Support independent, student-run journalism.

Your support helps give staff members from all backgrounds the opportunity to conduct meaningful reporting on important issues at Stanford. All contributions are tax-deductible.

Classy classes: Introductory neuroscience course is ‘insane in the brain’

When Katherine Gjertsen ’21 and her classmates dissected a sheep brain during section for PSYCH 50: Introduction to Cognitive Neuroscience, she said she was delighted.

“It was insane in the brain,” Gjertsen said.

Sheep brain dissection is one among many interesting activities planned for students in PSYCH 50, a course that aims to provide an in-depth exploration of cognitive function in the brain, including perception, hearing, memory, learning, consciousness, attention and decision making.

Brain folding sheds light on neurological diseases, researchers find

It may seem unlikely that studying the mechanics of concrete would inform brain research. However, Ellen Kuhl, mechanical engineering professor and head researcher for the Living Matter Lab, started out studying the molecular interactions of concrete and is now applying this understanding to the field of neuroscience, where her research has led to groundbreaking discoveries about neurological disorders.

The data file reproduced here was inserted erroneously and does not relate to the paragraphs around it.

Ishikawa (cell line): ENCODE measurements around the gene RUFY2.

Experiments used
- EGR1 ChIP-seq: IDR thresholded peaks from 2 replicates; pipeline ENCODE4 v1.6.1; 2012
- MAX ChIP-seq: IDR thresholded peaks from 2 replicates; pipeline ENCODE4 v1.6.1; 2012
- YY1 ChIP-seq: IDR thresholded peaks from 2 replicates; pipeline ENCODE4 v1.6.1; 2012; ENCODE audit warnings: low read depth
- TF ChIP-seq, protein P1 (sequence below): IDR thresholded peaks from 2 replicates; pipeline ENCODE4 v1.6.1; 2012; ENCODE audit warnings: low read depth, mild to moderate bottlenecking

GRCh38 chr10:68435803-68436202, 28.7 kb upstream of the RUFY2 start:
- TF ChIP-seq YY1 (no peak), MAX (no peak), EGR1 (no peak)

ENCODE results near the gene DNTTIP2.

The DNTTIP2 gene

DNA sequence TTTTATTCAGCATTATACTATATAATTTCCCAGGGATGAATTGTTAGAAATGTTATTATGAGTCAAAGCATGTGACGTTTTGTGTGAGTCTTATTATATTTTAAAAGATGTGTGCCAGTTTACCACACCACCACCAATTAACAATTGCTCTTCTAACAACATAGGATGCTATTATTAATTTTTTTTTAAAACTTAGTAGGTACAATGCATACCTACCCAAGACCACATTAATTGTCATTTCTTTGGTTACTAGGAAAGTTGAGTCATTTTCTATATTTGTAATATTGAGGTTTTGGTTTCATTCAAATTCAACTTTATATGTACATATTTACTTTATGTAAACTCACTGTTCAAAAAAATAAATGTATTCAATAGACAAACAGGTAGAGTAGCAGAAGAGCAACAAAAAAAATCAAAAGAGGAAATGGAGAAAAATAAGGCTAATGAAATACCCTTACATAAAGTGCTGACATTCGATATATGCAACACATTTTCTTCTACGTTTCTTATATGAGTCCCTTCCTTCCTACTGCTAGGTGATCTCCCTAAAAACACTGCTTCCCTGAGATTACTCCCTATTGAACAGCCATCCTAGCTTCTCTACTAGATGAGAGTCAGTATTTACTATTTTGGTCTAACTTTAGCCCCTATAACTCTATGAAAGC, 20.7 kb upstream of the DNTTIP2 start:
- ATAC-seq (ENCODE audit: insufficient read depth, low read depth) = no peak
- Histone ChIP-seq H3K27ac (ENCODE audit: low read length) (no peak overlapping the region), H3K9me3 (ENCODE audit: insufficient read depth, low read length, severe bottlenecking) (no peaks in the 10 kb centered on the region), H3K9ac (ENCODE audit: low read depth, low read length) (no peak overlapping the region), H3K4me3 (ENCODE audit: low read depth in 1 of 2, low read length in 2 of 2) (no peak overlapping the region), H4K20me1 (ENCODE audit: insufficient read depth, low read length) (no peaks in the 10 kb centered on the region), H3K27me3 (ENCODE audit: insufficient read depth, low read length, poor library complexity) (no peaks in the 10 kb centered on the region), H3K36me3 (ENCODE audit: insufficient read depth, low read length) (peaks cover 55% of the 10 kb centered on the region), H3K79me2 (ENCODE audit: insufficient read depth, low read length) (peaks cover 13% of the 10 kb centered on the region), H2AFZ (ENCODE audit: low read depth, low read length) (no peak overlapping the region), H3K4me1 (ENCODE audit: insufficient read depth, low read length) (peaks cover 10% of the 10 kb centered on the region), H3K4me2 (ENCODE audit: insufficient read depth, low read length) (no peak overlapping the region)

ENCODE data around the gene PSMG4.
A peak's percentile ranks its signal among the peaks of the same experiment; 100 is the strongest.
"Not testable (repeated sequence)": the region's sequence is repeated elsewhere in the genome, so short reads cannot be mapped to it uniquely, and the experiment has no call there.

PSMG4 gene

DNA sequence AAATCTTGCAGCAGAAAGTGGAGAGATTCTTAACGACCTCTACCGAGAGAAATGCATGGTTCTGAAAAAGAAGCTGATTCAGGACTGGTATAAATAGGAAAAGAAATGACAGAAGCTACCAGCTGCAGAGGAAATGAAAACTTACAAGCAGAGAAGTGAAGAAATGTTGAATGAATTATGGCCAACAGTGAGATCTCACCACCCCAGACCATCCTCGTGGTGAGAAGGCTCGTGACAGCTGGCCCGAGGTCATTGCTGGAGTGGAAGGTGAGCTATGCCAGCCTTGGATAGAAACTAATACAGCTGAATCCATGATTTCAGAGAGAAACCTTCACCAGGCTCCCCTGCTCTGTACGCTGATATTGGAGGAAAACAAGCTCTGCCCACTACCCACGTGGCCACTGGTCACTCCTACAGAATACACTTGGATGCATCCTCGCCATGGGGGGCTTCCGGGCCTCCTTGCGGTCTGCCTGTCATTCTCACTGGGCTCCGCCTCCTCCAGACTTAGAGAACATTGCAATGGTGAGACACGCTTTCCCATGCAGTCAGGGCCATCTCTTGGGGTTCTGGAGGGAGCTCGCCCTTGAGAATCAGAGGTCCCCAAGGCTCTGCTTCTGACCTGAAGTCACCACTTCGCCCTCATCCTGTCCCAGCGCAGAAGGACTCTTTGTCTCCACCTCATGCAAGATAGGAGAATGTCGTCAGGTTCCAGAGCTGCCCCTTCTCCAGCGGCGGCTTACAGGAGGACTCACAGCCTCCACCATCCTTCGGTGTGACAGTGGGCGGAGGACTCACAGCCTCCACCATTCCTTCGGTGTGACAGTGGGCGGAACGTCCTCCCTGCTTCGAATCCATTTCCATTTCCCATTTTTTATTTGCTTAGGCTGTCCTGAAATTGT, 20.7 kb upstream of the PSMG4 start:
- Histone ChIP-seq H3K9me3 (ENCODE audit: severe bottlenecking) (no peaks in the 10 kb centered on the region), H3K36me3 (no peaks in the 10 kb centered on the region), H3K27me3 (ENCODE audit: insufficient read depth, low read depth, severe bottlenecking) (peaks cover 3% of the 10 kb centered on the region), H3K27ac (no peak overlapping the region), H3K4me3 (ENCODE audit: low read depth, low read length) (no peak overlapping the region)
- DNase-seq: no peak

David Byrne and Mala Gaonkar talk experiential learning and art at McMurtry

David Byrne and Mala Gaonkar want you to learn without knowing that you’re learning. If there’s one thing that they made clear over the course of their 1.5-hour discussion on Wednesday at the McMurtry Building with Stanford professors Anthony Wagner (psychology and neuroscience) and Charles Kronengold (music), it was that principle of subtle teaching. The discussion…